August 2012
Volume 12, Issue 9
Free
Vision Sciences Society Annual Meeting Abstract  |   August 2012
The strength of contextual modulation does not correlate across visual sub-modalities
Author Affiliations
  • Michael D. Melnick
    Center for Visual Science, University of Rochester, Rochester, New York, USA
  • Duje Tadin
    Center for Visual Science, Department of Brain and Cognitive Sciences and Department of Ophthalmology, University of Rochester, Rochester, New York, USA
Journal of Vision August 2012, Vol.12, 1300. doi:10.1167/12.9.1300
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      Michael D. Melnick, Duje Tadin; The strength of contextual modulation does not correlate across visual sub-modalities. Journal of Vision 2012;12(9):1300. doi: 10.1167/12.9.1300.

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      © ARVO (1962-2015); The Authors (2016-present)

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Abstract

Typically the way that a visual feature is perceived depends on the surrounding spatial context. For example, in the well-known Ebbinghaus illusion, a circle surrounded by larger circles appears smaller. Similarly, the presence of a high-contrast background decreases the apparent contrast of smaller foreground features. Given qualitative similarities among various contextual surround effects (e.g., the effects tend to be repulsive), it might seem intuitive that these processes are related. It is unknown, however, whether contextual modulation processes across visual sub-modalities are independent, or at least in part share a common underlying mechanism. We addressed this question using an individual differences approach.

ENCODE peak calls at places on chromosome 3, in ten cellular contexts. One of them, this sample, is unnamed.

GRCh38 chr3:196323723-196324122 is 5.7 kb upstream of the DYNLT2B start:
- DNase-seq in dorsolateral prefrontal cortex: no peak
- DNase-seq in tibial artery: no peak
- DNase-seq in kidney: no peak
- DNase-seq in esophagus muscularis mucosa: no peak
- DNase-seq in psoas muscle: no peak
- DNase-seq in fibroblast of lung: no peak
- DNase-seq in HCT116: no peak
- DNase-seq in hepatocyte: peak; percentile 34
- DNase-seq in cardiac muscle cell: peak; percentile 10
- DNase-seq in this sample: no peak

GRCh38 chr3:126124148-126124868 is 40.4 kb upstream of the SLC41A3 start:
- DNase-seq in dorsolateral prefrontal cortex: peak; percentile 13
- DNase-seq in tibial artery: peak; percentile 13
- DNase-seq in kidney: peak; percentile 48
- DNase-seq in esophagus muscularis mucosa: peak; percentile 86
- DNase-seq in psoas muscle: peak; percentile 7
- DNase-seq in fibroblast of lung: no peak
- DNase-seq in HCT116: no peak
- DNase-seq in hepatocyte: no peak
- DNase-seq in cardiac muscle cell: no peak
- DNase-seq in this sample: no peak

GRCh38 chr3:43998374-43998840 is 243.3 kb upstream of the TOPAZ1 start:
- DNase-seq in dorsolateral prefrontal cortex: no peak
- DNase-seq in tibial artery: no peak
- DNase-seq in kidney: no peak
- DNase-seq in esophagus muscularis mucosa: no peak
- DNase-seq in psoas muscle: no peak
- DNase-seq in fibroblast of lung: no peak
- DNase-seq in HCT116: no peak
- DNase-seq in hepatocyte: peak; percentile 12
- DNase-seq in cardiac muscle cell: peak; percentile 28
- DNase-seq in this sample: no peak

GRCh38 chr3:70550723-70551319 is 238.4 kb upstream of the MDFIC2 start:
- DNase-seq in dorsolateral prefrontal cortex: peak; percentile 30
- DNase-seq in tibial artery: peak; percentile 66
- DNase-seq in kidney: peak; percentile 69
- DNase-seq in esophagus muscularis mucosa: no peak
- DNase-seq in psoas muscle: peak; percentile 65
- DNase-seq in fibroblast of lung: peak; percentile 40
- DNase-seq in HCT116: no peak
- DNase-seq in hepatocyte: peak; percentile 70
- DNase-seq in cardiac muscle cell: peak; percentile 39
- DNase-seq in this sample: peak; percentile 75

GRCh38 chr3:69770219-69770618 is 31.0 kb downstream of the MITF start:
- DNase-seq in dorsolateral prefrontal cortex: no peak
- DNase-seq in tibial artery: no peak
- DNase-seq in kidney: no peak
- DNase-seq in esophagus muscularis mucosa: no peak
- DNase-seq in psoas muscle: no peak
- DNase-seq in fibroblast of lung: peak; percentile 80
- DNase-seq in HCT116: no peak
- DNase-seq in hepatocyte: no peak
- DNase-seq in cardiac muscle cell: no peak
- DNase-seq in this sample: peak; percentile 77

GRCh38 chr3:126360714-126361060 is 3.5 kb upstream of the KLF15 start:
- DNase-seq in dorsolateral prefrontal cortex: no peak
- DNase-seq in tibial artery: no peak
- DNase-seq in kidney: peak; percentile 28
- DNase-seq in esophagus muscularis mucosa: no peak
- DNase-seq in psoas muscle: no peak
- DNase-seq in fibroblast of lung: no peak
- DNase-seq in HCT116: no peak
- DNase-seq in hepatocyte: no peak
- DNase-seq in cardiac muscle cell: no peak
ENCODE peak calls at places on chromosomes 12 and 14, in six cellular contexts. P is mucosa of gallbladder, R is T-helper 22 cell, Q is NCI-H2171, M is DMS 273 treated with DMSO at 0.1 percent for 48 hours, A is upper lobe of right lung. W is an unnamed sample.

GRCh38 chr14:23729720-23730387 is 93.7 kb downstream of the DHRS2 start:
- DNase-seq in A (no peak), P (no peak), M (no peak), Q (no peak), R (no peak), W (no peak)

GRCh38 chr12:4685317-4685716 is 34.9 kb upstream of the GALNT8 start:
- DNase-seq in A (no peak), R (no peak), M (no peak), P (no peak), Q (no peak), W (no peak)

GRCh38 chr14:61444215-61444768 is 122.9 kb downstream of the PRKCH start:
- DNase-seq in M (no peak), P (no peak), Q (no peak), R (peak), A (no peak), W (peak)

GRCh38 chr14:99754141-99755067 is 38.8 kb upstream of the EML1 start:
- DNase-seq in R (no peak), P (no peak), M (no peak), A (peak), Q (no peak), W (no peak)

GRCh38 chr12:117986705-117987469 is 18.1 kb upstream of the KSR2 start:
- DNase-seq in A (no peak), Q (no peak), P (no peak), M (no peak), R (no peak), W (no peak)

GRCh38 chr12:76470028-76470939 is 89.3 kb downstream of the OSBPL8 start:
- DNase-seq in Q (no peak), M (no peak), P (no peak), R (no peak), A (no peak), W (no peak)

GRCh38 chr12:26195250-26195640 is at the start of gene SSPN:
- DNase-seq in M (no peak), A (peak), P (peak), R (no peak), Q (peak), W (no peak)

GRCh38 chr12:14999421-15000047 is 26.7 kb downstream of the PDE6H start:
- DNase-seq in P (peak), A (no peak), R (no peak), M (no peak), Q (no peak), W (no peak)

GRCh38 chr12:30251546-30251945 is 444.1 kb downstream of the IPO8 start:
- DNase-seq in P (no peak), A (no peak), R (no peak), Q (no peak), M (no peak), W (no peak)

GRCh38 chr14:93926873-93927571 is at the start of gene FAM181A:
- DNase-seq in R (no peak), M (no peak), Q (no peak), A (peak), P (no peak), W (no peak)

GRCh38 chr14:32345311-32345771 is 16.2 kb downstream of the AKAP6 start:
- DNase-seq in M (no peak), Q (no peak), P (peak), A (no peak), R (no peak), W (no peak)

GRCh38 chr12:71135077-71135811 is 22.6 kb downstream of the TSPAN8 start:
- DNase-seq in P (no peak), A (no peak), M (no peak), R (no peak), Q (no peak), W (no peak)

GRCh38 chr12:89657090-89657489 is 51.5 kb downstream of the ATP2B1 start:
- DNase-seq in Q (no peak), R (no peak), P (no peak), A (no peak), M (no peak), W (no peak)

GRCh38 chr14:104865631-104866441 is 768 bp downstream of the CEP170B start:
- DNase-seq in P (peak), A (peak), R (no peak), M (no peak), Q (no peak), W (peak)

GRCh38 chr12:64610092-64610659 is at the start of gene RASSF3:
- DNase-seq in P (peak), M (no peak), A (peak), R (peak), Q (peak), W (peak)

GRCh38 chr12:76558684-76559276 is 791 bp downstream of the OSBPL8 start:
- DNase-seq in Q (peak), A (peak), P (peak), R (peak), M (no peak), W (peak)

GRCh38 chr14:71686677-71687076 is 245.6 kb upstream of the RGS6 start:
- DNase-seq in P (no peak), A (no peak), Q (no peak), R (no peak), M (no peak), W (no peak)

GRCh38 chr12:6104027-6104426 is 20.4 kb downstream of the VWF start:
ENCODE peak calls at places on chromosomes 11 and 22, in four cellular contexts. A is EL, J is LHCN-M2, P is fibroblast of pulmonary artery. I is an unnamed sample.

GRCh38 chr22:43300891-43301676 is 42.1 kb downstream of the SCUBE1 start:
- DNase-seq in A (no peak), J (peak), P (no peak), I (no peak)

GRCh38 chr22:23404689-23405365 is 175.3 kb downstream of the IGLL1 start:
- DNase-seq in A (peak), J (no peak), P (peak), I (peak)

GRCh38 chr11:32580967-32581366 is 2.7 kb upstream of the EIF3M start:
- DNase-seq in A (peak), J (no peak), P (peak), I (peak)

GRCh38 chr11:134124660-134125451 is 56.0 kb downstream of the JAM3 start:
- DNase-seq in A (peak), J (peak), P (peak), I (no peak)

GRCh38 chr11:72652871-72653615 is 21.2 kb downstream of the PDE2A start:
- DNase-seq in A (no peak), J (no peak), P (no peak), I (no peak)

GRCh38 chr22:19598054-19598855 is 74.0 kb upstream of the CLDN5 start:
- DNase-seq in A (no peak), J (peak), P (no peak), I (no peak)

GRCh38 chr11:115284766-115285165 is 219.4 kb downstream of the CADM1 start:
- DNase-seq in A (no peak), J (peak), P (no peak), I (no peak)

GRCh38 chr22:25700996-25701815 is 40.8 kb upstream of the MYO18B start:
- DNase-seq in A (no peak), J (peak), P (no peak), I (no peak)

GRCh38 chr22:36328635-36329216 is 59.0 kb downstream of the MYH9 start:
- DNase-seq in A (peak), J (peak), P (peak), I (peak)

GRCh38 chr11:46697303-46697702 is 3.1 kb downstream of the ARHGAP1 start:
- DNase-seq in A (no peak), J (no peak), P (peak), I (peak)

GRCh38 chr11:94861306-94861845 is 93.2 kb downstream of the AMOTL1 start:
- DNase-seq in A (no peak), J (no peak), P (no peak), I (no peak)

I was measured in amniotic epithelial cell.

METHODS: A contextual modulation battery was administered to 89 subjects: control subjects (N=17), older adults (N=35) and psychiatric patients (N=37). The context battery included six tasks that assessed surround modulations in luminance, contrast, orientation, motion (2X) and size domains. Staircases were used to measure the amount of surround modulation by adaptively adjusting the relevant dimension of a center target so that it matched a context-free reference target.

RESULTS: Robust contextual effects were observed across all tasks and all subject groups, as evidenced by pronounced misperception of center stimulus features. To test for the existence of a common underlying mechanism, we correlated the magnitudes of contextual modulation across different tasks (separately for each group). A common mechanism would predict that a weaker contextual modulation on one task would predict weaker contextual modulation on other tasks. However, we found no significant (uncorrected) correlations for the control group. One significant correlation was found for each special population group (p=0.03), but these should be considerably unreliable given the number of comparisons. Pooled analysis also found no effects.

CONCLUSION: We find that strength of contextual modulation does not correlate across visual sub-modalities, suggesting an absence of a common underlying mechanism.

Meeting abstract presented at VSS 2012

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